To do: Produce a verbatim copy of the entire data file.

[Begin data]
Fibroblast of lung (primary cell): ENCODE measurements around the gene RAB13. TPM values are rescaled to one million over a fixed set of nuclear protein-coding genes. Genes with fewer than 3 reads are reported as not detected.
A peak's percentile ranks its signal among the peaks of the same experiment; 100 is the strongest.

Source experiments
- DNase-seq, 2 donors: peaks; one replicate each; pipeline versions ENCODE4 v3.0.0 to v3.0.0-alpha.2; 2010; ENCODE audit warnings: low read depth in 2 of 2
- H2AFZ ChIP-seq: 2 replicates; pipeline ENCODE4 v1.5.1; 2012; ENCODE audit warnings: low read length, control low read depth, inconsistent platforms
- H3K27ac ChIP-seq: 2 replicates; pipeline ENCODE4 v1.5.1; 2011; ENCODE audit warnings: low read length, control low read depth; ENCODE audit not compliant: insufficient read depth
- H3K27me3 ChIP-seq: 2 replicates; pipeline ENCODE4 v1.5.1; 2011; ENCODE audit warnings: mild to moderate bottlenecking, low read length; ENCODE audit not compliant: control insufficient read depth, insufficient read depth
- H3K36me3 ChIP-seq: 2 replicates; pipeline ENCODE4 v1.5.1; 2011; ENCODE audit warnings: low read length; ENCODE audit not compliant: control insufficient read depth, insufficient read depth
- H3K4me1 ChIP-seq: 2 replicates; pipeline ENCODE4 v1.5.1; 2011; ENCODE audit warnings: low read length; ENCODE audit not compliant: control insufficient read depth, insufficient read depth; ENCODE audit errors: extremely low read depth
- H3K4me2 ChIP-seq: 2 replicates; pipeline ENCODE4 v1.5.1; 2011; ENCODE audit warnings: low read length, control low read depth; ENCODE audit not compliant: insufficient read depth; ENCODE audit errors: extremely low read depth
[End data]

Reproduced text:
Fibroblast of lung (primary cell): ENCODE measurements around the gene RAB13. TPM values are rescaled to one million over a fixed set of nuclear protein-coding genes. Genes with fewer than 3 reads are reported as not detected.
A peak's percentile ranks its signal among the peaks of the same experiment; 100 is the strongest.

Source experiments
- DNase-seq, 2 donors: peaks; one replicate each; pipeline versions ENCODE4 v3.0.0 to v3.0.0-alpha.2; 2010; ENCODE audit warnings: low read depth in 2 of 2
- H2AFZ ChIP-seq: 2 replicates; pipeline ENCODE4 v1.5.1; 2012; ENCODE audit warnings: low read length, control low read depth, inconsistent platforms
- H3K27ac ChIP-seq: 2 replicates; pipeline ENCODE4 v1.5.1; 2011; ENCODE audit warnings: low read length, control low read depth; ENCODE audit not compliant: insufficient read depth
- H3K27me3 ChIP-seq: 2 replicates; pipeline ENCODE4 v1.5.1; 2011; ENCODE audit warnings: mild to moderate bottlenecking, low read length; ENCODE audit not compliant: control insufficient read depth, insufficient read depth
- H3K36me3 ChIP-seq: 2 replicates; pipeline ENCODE4 v1.5.1; 2011; ENCODE audit warnings: low read length; ENCODE audit not compliant: control insufficient read depth, insufficient read depth
- H3K4me1 ChIP-seq: 2 replicates; pipeline ENCODE4 v1.5.1; 2011; ENCODE audit warnings: low read length; ENCODE audit not compliant: control insufficient read depth, insufficient read depth; ENCODE audit errors: extremely low read depth
- H3K4me2 ChIP-seq: 2 replicates; pipeline ENCODE4 v1.5.1; 2011; ENCODE audit warnings: low read length, control low read depth; ENCODE audit not compliant: insufficient read depth; ENCODE audit errors: extremely low read depth